Meet Lesbians Have to Eat, Too Author Jenice Armstead

Simple, nutritious meals from lesbian fitness model turned cookbook author.


Photo: Sharpe Photography

Growing up, good food was not a priority in Jenice Armstead’s home. Fed on a steady diet of fast food and snacks, nutrition was never a factor. “Vegetables weren’t introduced to me at a young age. My family nickname is ‘Junk’ for a reason. I ate cookies, cake, candy…It’s a miracle that my teeth are still the way they are,” jokes Armstead.  In fact, it wasn’t until she was an adult, fresh out of the military, that Armstead began to learn to cook. “When I first started cooking I was terrified. I would burn rice, I would burn noodles, I would burn hot water. I was awful.” Today, things are looking up in the kitchen of the former military fitness model turned Lesbians Have to Eat, Too cookbook author.

Besides being eye-catching, the book’s cheeky title carries a greater message for Armstead. “It means that we’re regular people, we eat regular food and we’re concerned about the same things everyone else is concerned about.” Chief among Armstead’s concerns is eating healthily, which is why her book is chock full of beginner-friendly recipes with a focus on nutritious, low fat and tasty food that can be adapted to any diet. “A lot of my recipes can be made to be meatless or vegan. I’m not a big fan of beef. When I found out that it actually sits in a person’s system for up to 72 hours based on the amount they eat, it made me a little ill.”

Along with cooking instructions, Armstead shares stories about the significance of each recipe in her life. From childhood memories to the first holiday meal she shared with her partner, Armstead chose to make Lesbians Need to Eat, Too part cookbook, part memoir, which proved challenging for the normally private writer. “When it comes to sharing personal stories about my childhood—that was actually one of my biggest anxieties about the book,” she says. Ultimately, she was able to put aside her fears in the hope of better reaching her audience. “I really wanted to be able to have a conversation with the reader. I wanted the reader to feel like they were sitting down and talking to me over a glass or wine or a cup of coffee, at the café or on their front porch or in the kitchen.”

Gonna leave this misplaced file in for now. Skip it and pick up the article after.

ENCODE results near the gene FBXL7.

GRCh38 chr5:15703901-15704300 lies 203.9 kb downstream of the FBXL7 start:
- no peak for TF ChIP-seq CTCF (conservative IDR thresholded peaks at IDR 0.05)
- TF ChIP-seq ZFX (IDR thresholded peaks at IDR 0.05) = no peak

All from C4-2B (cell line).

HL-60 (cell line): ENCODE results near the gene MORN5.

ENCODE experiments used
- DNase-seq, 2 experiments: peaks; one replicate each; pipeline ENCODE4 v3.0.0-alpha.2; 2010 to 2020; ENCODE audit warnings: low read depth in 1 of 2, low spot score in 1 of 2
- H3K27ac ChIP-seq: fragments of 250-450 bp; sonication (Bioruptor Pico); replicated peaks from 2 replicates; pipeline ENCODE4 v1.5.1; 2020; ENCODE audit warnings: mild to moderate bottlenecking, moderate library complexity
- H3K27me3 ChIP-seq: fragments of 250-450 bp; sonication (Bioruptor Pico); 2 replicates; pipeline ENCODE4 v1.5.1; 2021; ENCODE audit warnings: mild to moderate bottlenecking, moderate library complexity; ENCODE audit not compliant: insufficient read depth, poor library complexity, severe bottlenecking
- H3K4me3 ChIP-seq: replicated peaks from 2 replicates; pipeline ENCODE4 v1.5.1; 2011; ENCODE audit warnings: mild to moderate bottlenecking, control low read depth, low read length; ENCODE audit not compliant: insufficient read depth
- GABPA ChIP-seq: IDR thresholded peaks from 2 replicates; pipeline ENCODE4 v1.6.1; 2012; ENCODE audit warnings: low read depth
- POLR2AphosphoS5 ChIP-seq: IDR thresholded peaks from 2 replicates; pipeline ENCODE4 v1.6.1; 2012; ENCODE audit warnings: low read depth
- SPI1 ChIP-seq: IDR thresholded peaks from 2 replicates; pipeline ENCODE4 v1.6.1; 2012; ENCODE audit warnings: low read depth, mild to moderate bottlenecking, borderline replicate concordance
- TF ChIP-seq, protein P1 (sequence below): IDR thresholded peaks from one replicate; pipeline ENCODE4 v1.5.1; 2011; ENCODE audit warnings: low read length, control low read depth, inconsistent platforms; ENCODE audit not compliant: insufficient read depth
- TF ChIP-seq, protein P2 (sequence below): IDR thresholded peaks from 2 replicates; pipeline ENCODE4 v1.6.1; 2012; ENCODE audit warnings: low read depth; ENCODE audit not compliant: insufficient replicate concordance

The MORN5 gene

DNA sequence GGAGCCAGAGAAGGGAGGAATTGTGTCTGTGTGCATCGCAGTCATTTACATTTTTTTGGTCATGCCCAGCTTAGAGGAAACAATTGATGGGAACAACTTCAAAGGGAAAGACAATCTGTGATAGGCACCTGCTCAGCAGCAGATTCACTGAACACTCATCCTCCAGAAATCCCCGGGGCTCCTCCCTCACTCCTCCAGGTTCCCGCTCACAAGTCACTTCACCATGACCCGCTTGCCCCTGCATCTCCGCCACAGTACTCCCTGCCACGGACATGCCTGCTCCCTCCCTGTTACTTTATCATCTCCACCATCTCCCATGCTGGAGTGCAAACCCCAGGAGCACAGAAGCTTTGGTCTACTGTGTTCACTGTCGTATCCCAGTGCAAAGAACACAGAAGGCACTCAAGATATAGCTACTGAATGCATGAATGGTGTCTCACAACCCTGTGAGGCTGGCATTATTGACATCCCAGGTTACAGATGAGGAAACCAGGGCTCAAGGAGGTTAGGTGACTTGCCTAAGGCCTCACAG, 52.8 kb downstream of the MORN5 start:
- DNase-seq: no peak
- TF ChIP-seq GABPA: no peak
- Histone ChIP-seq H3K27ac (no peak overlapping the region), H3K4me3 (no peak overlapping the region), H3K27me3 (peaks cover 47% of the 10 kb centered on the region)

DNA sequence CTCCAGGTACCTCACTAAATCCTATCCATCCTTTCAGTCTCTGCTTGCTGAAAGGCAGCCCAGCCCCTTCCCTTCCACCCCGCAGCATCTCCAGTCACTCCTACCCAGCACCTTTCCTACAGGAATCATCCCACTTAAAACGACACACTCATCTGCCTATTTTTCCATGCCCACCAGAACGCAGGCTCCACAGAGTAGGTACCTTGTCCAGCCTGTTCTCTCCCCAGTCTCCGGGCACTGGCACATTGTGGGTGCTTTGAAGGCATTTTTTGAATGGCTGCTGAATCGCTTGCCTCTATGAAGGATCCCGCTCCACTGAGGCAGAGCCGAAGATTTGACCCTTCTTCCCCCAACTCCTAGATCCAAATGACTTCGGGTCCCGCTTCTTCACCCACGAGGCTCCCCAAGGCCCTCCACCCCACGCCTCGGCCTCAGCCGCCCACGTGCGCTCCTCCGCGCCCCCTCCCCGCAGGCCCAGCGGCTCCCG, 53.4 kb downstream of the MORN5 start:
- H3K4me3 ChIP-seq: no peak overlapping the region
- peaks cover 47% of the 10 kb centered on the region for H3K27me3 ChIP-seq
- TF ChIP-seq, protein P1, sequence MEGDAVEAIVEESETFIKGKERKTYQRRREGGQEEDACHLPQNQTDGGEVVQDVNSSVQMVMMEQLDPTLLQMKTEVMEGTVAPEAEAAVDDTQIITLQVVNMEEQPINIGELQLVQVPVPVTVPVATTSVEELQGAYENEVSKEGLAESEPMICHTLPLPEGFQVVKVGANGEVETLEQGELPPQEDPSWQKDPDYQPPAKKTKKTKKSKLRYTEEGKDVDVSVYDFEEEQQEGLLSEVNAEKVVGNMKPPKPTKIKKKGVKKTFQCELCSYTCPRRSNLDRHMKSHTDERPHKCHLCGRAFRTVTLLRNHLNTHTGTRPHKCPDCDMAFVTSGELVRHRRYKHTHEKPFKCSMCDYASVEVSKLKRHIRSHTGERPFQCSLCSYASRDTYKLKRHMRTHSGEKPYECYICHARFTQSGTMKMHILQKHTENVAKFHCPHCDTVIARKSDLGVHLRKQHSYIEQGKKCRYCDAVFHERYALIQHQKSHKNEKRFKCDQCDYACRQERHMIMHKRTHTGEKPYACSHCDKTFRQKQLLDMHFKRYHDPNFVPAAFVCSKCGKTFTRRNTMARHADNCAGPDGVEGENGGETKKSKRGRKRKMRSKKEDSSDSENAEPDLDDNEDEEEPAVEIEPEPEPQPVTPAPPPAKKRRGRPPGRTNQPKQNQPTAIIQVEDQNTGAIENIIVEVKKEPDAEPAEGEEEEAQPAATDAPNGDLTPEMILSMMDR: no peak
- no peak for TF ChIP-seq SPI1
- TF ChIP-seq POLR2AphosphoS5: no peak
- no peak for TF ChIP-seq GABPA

Armstead’s need to be private stems from her time spent closeted in the military. “It was very hard. Me and my partner, that was the main reason why I got out. I had the opportunity to go into an officer’s program but I couldn’t do it and be closeted. There was no way I was going to do it because she’s my support mechanism.” Both Armstead and her partner were in the military but, despite attempts to be discreet, they they found themselves under constant scrutiny. “We went through a lot of harassment. I promised myself when I got out of the military I would be as out as possible.”

It was following her honorable discharge and a short stint working at the FDIC that Armstead began working on Lesbians Have to Eat, Too. “I was unemployed and wanted to be positive about my free time and keep it really functional, and cooking was my outlet. My partner suggested that I write some of my recipes down. It was originally going to be something for myself, like a scrapbook.” Once completed, Armstead, with the encouragement of her long-time partner, began shopping the book around but ultimately opted to self-publish. “It was an issue of curve that motivated me, actually. The issue about self-published women. I made a vision board and taped that article to it.”
Never one to sit still for long, Armstead is already planning her next cookbook in addition to working on her budding photography business, Simply Beautiful by J. (Lesbians Have to Eat, Too on Facebook)



Jaye’s Puerto Rican Pernil

This Recipe is near and dear to my heart. My partner and I have been together for some years now but there was a time in our very new relationship when I would not cook, because of lack of self-confidence. For Thanksgiving I wanted to make a great impression on her so I called my second dad and asked him to reveal his secret recipe. My partner loved the meal!

1 large piece of pork shoulder
2 large onions
3 large tablespoons minced garlic
1 cup grapefruit juice
1 cup orange juice
1 cup vinegar
2 tbs sea salt
7 tbs garlic powder
7 tbs onion powder
7 tbs oregano
1 large lemon
1 tbs parsley (optional garnish)

Start with pork shoulder in a medium dish. Tenderize the meat with a small steak knife. Make small niches in the meat, insert minced garlic. Add grapefruit juice, orange juice and vinegar to the dish and on top of the meat. Add all other ingredients to dish and marinate overnight in the refrigerator. The following day, preheat the oven to 250 degrees. Cover with aluminum folder and cook for 3–4 hours. Remove cover and let brown for 30–40 minutes longer. Serves 6–8.

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